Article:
More on the gratis/libre distinction.

4.  According the White House blog, the initiative was "developed and designed in consultation with the White House Office of Science and Technology Policy" (OSTP).

This matters for two reasons.  First, under the new America COMPETES Reauthorization Act, the Director of the OSTP will name the members of the new Interagency Public Access Committee.  TAACCCT is not the first evidence that OSTP supports OA, but it's the latest and strongest evidence.  This doesn't mean that OSTP will name a pro-OA committee, but it does tend to answer worries that the publishing lobbying might lead it to name an anti-OA committee.  (The committee members have not yet been named.)

Second, OSTP is developing the White House policy response to last year's public consultation on a plan to generalize the NIH policy across the federal government.  TAACCCT shows that the OSTP is willing to support OA mandates, even libre OA mandates, and is ready to help agencies develop and implement policies even without a specific Congressional directive.  TAACCCT improves the prognosis for the incipient White House OA policy response.

More on the America COMPETES Reauthorization Act of 2010 (passed by Congress in December 2010, signed by President Obama in January 2011, and now Public Law 111-358)

For more on the OSTP public consultation on a cross-agency federal OA mandate, see #1 above.

For earlier evidence that OSTP is OA-friendly, see its May 2008 guidelines on research data ("Research data produced by scientists working within [15 named] Federal agencies should, to the maximum extent possible and consistent with existing Federal law, regulations, and Presidential directives and orders, be made publicly available....")

5.  There are couple of reasons to curb enthusiasm.

Rob Abel argues that TAACCCT is flawed for requiring the new OER to be in the SCORM (Sharable Content Object Reference Model) format.  Others say that the TAACCCT may allow more format flexibility, and there's now a lively debate on the size and seriousness of the SCORM problem.  I have no opinion on SCORM or on the flexibility allowed by TAACCCT.  I just want to point out the controversy for those who want to follow it.

Sara Gast at the Department of Education gave a different reason to lower some of the very high expectations.  She said this in an interview with the Chronicle of Higher Education:

[A]t this point, as the solicitation phase is just beginning, we don't know how much of the $2B (or even $500-million in the first year) will be spent on open educational resources....All of the intellectual property that is created as a result of the grants has to be shared as OERs, and it would be accurate to say that the money is available to fund open educational resources, but there is no guarantee all those funds —or even any of those funds— will be spent for that purpose. The applicants have to make their case that what they propose will help students finish college more reliably with market-ready skills, degrees and certificates. We think OERs will be an important part of that. But how much? We can't say yet.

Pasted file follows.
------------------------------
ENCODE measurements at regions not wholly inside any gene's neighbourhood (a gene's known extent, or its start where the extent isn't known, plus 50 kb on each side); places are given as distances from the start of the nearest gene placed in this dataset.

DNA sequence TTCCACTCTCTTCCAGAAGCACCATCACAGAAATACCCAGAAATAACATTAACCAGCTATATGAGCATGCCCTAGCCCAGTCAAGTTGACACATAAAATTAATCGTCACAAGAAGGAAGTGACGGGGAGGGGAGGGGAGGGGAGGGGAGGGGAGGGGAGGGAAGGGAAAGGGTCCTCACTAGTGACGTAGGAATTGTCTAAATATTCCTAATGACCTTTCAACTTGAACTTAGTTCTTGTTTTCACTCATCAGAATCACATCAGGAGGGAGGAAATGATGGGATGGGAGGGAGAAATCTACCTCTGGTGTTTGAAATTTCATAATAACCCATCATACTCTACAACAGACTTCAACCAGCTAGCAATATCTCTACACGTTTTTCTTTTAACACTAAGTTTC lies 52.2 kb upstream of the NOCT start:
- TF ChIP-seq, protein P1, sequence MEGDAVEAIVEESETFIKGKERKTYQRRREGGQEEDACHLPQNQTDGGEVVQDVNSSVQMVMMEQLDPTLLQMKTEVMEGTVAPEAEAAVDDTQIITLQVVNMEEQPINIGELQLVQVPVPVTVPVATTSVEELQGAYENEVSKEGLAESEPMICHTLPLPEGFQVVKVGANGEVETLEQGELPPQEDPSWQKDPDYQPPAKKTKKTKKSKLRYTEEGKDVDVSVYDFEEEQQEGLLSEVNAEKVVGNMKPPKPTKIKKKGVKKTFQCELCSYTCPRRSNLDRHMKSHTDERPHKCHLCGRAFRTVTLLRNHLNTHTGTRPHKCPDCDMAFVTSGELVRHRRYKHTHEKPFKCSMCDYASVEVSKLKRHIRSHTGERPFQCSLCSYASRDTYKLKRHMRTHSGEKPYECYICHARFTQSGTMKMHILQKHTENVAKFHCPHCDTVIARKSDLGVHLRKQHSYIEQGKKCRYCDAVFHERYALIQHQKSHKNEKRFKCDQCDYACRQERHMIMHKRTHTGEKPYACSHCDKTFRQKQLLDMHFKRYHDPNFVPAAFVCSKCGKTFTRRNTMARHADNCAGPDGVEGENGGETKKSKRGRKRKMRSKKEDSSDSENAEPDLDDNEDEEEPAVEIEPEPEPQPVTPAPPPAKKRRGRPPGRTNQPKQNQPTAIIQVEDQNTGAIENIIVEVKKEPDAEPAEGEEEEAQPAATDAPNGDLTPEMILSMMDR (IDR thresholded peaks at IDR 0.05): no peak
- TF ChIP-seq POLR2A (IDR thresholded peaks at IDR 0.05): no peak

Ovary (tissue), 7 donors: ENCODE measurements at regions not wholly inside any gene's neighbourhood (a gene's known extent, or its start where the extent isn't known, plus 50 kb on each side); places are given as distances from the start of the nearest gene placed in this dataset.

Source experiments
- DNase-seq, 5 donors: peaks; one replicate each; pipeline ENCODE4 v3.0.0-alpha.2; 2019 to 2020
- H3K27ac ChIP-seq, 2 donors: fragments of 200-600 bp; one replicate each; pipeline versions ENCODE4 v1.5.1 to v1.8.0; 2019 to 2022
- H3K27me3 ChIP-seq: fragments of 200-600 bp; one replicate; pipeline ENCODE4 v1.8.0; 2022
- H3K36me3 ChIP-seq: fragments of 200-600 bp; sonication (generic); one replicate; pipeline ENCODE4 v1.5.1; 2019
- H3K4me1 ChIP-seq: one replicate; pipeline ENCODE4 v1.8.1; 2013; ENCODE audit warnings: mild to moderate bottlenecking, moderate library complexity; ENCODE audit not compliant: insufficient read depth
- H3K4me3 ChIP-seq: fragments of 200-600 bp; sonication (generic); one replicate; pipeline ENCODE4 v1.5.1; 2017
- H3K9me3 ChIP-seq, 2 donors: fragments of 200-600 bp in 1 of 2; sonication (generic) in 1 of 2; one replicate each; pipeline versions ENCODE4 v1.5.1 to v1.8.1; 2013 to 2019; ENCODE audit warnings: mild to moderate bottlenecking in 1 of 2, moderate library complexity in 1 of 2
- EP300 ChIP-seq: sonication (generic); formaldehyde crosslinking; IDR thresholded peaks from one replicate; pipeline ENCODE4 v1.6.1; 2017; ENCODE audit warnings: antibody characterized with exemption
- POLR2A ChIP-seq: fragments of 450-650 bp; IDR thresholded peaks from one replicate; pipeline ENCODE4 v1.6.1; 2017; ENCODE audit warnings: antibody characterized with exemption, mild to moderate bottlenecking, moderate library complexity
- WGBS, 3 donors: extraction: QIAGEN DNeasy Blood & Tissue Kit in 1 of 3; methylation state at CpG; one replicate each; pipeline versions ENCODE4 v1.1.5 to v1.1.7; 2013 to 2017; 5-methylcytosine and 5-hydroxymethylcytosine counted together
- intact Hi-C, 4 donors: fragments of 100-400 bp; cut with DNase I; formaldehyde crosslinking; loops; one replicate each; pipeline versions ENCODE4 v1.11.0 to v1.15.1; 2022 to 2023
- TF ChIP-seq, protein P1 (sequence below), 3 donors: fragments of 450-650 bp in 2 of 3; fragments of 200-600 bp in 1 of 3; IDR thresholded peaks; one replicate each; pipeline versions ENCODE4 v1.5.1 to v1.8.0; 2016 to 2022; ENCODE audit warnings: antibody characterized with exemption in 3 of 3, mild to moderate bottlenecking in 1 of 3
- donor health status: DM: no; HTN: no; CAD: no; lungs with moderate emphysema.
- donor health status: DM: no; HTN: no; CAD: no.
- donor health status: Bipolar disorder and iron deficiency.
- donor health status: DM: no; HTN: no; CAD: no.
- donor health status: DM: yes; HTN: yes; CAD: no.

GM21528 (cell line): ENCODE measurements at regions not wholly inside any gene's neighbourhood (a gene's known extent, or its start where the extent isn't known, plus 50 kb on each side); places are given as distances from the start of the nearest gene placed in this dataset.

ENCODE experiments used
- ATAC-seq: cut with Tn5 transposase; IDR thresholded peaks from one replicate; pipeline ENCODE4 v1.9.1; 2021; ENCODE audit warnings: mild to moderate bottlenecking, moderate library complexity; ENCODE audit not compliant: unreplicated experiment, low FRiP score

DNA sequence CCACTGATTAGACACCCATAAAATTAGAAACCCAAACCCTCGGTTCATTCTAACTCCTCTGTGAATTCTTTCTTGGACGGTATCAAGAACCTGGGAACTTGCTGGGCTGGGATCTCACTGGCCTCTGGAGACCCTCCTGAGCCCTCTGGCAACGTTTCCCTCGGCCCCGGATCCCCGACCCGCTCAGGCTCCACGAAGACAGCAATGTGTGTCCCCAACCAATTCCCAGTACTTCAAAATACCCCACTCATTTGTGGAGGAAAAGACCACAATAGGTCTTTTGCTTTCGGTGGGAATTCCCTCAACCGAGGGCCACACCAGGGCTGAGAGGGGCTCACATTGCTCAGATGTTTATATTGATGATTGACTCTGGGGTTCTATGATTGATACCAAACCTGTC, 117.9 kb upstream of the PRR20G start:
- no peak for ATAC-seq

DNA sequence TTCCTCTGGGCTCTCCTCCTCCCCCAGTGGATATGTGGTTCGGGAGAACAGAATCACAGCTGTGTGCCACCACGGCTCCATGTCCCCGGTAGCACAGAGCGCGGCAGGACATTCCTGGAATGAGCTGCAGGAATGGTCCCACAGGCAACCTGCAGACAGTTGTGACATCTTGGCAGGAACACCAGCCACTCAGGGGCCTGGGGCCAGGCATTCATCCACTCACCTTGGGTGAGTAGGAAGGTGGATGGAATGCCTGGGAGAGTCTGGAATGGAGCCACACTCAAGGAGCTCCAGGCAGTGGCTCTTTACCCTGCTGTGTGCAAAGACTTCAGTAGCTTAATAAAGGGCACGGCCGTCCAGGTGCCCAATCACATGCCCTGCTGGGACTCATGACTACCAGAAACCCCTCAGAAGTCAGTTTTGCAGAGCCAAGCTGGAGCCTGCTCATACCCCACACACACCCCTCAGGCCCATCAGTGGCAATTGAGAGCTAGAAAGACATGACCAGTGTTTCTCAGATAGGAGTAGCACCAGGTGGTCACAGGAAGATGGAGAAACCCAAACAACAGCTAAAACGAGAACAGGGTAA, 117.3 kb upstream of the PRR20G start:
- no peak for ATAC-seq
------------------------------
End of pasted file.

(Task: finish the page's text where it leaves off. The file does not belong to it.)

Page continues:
* Here are some major comments on TAACCCT, apart from those already cited.  (Thanks to Open Education News for many that I wouldn't have seen otherwise.)

Beth Noveck, Open Grantmaking in Practice, Not Just In Principle, Cairns Blog, January 20, 2011.

Timothy Vollmer, New federal education fund makes available $2 billion to create OER resources in community colleges, Creative Commons blog, January 20, 2011.

Nancy Scola, Obama Puts Dollars Behind Open-Sourcing Education, TechPresident, January 21, 2011.

Dave Cormier, $2billion for OERs could end the textbook industry as we know it..., Dave's Educational Blog, January 21, 2011.

Geoff Cain, OER, Open Textbooks, and Innovation, Brainstorm in Progress, January 22, 2011.

Lisa Cheney-Steen, $2B in Federal Funds for OER objects, Second Star to the Right, January 22, 2011.

Anon., Big $2 Billion Vision for OER, Yet Short-Sighted, Kairosnews, January 22, 2011.

Anon., How to Fund Open Educational Resources: Department of Education or Kickstarter?  ECTimes, January 24, 2011.

Michael Feldstein, OER and Standards, e-Literate, January 24, 2011.

Tim Martin, Obama’s award and misplaced vitriol, Rustici Software, January 25, 2011.

Charles Severance, OER Rant 2.0 (Angry teacher and student), Dr. Chuck's Blog, January 25, 2011.

Greg DeKoenigsberg, Obama bets big on open ed -- with one little catch,, January 26, 2011.


Read this issue online

SOAN is published and sponsored by the Scholarly Publishing and Academic Resources Coalition (SPARC).

Additional support is provided by Data Conversion Laboratory (DCL), experts in converting research documents to XML.


This is the SPARC Open Access Newsletter (ISSN 1546-7821), written by Peter Suber and published by SPARC.  The views I express in this newsletter are my own and do not necessarily reflect those of SPARC or other sponsors.

To unsubscribe, send any message (from the subscribed address) to <>.

Please feel free to forward any issue of the newsletter to interested colleagues.  If you are reading a forwarded copy, see the instructions for subscribing at either of the next two sites below.

SPARC home page for the Open Access Newsletter and Open Access Forum

Peter Suber's page of related information, including the newsletter editorial position

Newsletter, archived back issues

Forum, archived postings

Conferences Related to the Open Access Movement

Timeline of the Open Access Movement

Open Access Overview

Open Access News blog

Peter Suber

SOAN is licensed under a Creative Commons Attribution 3.0 United States License.

Return to the Newsletter archive